Germany will have to temporarily lift its constitutional limit on new debt for a few more years so as not to hamper economic recovery once the coronavirus pandemic eases, the chancellery’s chief of staff said Tuesday.
“The ‘debt brake’ cannot be complied with in the coming years, even with strict spending discipline,” Helge Braun wrote in a commentary for the Handelsblatt business daily.
The move is a necessary one and should be viewed as a “strategic decision for economic recovery,” added Braun, who is a close ally of Chancellor Angela Merkel.
By offering more flexibility on debt, the government can hold off on hikes in taxes or social charges.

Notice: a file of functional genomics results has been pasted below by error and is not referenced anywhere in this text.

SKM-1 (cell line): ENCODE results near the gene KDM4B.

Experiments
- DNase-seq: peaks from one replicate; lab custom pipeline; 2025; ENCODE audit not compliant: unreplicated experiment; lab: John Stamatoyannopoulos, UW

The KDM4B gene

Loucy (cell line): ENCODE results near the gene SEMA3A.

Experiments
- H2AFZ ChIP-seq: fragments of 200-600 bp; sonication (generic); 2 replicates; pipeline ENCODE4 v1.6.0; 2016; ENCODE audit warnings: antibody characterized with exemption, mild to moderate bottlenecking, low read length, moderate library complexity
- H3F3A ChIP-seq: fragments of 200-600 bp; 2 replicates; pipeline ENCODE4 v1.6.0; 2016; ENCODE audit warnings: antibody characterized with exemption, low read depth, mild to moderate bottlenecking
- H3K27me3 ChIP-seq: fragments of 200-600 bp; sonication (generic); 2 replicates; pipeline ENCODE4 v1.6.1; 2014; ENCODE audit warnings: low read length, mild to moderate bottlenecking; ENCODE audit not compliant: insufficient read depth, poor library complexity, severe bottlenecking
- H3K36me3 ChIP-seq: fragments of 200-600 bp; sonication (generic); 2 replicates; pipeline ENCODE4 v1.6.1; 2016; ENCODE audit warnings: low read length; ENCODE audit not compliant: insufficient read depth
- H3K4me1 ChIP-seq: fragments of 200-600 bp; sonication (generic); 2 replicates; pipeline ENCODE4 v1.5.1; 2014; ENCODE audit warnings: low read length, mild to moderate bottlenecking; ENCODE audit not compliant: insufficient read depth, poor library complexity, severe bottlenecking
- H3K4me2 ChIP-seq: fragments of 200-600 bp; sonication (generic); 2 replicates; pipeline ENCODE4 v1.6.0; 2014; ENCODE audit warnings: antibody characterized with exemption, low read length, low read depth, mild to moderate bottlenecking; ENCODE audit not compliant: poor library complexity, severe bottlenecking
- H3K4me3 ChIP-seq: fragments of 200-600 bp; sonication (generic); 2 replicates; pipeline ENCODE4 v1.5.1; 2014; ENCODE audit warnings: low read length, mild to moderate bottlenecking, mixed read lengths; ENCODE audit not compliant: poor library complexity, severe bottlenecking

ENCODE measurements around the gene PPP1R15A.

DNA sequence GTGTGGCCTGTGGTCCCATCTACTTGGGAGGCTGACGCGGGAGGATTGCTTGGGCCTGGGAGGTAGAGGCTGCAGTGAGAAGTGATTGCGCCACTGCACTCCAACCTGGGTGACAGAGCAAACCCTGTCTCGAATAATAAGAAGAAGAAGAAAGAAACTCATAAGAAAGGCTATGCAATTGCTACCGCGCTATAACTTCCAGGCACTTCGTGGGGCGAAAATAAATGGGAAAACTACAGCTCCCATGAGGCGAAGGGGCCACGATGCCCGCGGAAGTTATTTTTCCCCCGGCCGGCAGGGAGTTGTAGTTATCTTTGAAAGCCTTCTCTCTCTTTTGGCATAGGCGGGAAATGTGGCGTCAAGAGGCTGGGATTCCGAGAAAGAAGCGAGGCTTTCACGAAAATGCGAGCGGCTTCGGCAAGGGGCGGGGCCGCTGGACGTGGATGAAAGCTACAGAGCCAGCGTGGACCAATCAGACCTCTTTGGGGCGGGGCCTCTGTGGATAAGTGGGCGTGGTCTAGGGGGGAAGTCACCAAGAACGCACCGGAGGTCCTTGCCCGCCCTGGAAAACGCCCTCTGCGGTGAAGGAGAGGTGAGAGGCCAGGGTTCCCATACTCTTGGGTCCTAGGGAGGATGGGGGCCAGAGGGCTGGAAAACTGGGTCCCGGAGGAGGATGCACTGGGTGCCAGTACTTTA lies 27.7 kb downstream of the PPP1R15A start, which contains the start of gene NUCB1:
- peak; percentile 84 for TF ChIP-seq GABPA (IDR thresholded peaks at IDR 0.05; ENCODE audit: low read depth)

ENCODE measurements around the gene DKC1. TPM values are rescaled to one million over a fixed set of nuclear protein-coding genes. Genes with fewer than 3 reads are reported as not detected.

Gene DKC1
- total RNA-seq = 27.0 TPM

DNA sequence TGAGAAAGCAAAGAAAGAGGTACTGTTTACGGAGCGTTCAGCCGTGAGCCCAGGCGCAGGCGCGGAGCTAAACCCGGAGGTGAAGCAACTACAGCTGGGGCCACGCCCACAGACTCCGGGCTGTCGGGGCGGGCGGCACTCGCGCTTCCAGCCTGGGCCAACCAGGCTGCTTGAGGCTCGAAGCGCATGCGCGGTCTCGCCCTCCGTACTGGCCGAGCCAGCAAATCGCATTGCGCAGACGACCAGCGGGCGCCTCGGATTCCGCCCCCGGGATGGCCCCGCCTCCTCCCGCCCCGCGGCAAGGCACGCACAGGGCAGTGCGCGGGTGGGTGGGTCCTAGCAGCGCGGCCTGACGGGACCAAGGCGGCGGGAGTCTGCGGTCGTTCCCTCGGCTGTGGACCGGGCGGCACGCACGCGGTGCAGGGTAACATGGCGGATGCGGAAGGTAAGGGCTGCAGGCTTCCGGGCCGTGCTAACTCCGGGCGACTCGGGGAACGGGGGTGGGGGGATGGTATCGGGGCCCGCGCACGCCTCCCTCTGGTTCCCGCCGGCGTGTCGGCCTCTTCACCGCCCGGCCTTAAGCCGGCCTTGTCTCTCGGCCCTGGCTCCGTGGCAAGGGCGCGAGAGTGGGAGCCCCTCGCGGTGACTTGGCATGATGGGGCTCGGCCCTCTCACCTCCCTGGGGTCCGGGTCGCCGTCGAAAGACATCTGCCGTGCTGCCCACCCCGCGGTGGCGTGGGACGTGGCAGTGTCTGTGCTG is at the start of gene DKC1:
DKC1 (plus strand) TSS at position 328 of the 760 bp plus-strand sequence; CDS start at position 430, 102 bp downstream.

Germany’s cherished “debt brake” is a constitutionally enshrined rule that forbids the government from borrowing more than 0.35 percent of gross domestic product (GDP) in a year.
With the economy sinking into a deep recession as entire sectors are idled due to shutdowns to halt Covid-19 transmission, Merkel’s government has stepped in with a trillion euros in aid and stimulus to tide companies and employees through.
To fund the massive aid package, Germany was forced to lift its “debt brake” for 2020 and 2021.
Braun stressed however that Europe’s biggest economy must return gradually to its limits on new debt in a few years’ time, once recovery is on track.